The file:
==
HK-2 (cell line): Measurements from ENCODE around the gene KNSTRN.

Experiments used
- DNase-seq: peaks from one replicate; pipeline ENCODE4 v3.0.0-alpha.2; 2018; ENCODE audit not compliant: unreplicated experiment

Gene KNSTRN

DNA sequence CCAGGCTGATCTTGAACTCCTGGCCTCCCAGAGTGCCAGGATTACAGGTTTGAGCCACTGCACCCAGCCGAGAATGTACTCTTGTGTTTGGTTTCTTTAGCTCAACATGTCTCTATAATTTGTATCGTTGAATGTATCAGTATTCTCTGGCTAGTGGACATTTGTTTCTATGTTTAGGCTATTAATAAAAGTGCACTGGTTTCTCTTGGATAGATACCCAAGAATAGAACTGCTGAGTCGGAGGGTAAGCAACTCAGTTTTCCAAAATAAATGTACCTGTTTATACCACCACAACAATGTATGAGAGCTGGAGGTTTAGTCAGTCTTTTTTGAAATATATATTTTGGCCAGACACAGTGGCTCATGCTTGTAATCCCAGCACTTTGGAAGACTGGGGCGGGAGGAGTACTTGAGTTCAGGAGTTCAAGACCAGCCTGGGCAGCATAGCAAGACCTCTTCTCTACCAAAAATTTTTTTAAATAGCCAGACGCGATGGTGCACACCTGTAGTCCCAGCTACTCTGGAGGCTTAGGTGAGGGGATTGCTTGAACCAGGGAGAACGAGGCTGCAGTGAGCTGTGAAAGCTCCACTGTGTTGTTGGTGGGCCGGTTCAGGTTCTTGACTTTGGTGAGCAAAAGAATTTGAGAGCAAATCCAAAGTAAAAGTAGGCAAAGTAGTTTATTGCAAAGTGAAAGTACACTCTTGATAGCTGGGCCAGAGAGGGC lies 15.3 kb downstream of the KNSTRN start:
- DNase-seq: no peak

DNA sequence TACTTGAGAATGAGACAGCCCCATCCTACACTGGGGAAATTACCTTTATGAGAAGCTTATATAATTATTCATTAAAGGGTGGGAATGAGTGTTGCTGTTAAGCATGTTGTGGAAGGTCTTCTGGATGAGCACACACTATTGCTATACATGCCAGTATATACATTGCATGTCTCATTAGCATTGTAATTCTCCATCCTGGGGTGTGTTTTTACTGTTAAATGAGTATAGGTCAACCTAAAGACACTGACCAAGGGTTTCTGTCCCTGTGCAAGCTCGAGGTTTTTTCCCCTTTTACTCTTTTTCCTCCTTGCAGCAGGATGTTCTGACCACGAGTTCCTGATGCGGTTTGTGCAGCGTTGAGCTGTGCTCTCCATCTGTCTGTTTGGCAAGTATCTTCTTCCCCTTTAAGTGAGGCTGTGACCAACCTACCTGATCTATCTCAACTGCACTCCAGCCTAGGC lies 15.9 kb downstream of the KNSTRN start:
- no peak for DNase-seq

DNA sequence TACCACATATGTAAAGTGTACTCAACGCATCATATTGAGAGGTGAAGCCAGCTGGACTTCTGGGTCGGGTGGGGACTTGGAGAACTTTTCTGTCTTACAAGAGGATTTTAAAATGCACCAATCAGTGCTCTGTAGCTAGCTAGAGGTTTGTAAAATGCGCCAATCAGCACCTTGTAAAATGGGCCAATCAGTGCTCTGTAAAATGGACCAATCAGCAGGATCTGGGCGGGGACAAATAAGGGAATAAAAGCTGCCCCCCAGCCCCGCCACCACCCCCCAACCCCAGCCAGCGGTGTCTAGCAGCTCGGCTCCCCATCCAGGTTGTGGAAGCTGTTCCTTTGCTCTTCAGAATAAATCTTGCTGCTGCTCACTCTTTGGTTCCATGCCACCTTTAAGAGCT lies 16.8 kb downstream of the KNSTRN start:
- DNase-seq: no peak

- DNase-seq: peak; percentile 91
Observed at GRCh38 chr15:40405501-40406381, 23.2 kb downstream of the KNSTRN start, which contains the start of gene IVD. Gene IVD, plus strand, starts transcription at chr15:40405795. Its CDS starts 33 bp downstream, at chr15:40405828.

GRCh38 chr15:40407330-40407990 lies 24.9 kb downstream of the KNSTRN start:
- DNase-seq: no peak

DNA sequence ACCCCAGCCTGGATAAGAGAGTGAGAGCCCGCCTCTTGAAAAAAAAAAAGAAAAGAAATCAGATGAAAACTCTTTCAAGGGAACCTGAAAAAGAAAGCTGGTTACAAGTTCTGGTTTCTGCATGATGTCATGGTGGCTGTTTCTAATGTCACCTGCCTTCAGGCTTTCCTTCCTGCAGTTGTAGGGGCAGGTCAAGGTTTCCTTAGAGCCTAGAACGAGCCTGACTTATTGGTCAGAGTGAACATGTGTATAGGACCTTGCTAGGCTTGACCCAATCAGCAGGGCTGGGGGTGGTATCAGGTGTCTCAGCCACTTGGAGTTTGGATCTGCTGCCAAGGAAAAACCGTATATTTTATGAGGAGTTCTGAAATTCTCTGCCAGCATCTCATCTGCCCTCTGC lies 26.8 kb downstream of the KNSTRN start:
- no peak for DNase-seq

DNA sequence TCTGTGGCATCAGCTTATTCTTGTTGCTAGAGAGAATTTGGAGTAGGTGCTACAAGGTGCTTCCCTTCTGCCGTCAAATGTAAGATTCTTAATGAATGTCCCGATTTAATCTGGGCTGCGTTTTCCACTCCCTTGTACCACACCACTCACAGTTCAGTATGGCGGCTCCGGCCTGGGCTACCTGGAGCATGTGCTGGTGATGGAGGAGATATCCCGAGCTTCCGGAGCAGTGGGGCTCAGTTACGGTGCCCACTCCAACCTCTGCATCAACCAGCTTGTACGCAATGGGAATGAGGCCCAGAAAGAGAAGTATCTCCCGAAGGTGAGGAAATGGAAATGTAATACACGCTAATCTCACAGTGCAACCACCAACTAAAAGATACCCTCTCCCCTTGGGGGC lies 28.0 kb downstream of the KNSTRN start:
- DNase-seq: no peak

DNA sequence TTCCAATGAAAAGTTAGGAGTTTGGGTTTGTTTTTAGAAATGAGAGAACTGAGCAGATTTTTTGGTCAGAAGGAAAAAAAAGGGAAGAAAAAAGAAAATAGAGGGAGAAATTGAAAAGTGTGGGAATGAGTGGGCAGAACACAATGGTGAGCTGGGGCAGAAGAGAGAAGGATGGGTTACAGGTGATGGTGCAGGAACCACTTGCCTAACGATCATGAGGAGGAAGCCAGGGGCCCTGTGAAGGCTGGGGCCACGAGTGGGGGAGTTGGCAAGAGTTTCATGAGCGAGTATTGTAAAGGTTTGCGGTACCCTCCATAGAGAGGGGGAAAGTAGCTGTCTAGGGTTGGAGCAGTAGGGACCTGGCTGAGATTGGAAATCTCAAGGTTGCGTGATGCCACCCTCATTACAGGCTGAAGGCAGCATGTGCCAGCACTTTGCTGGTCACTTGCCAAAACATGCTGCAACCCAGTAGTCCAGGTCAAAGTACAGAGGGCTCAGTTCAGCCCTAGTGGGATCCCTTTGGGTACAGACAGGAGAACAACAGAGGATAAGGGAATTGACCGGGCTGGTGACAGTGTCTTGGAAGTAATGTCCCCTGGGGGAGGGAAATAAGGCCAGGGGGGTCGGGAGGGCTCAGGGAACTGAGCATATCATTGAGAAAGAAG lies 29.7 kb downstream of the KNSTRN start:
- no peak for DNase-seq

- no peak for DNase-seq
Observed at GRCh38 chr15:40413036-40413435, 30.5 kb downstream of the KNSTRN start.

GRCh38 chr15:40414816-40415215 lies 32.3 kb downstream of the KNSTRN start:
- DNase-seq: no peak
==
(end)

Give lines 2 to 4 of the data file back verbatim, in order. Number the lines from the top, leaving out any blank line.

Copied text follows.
Experiments used
- DNase-seq: peaks from one replicate; pipeline ENCODE4 v3.0.0-alpha.2; 2018; ENCODE audit not compliant: unreplicated experiment

Gene KNSTRN